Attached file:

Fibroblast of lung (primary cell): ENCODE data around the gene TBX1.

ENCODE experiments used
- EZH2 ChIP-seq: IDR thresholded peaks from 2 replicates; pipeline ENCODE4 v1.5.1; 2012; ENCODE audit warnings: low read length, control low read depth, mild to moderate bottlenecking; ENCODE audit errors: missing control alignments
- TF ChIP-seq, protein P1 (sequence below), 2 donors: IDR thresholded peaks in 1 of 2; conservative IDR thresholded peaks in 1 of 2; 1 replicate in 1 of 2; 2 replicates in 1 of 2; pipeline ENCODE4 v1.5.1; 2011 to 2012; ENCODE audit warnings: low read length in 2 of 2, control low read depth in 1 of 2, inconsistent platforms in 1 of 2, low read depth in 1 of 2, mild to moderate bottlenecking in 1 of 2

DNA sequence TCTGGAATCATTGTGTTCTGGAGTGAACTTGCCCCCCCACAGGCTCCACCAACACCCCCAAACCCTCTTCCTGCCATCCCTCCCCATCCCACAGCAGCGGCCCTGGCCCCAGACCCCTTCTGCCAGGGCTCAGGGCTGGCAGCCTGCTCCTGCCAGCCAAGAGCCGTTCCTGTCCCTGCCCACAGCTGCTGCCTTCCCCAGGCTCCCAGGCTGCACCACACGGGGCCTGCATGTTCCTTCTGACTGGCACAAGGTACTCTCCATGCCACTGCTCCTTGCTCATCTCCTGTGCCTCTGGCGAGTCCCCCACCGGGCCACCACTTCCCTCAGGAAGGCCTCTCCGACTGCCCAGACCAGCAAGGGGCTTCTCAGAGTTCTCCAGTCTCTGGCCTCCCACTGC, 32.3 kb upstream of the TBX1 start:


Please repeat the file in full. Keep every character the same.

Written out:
Fibroblast of lung (primary cell): ENCODE data around the gene TBX1.

ENCODE experiments used
- EZH2 ChIP-seq: IDR thresholded peaks from 2 replicates; pipeline ENCODE4 v1.5.1; 2012; ENCODE audit warnings: low read length, control low read depth, mild to moderate bottlenecking; ENCODE audit errors: missing control alignments
- TF ChIP-seq, protein P1 (sequence below), 2 donors: IDR thresholded peaks in 1 of 2; conservative IDR thresholded peaks in 1 of 2; 1 replicate in 1 of 2; 2 replicates in 1 of 2; pipeline ENCODE4 v1.5.1; 2011 to 2012; ENCODE audit warnings: low read length in 2 of 2, control low read depth in 1 of 2, inconsistent platforms in 1 of 2, low read depth in 1 of 2, mild to moderate bottlenecking in 1 of 2

DNA sequence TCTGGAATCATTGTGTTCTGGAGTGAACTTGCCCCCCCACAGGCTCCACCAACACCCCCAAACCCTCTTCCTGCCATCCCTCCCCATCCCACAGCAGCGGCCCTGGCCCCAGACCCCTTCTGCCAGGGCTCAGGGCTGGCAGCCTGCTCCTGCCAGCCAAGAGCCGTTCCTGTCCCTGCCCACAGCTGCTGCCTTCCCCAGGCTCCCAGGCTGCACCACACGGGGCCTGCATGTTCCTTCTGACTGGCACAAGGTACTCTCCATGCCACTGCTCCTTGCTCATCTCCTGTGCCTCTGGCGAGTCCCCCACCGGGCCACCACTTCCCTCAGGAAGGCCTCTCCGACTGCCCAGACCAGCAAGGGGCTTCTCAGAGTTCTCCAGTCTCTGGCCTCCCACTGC, 32.3 kb upstream of the TBX1 start: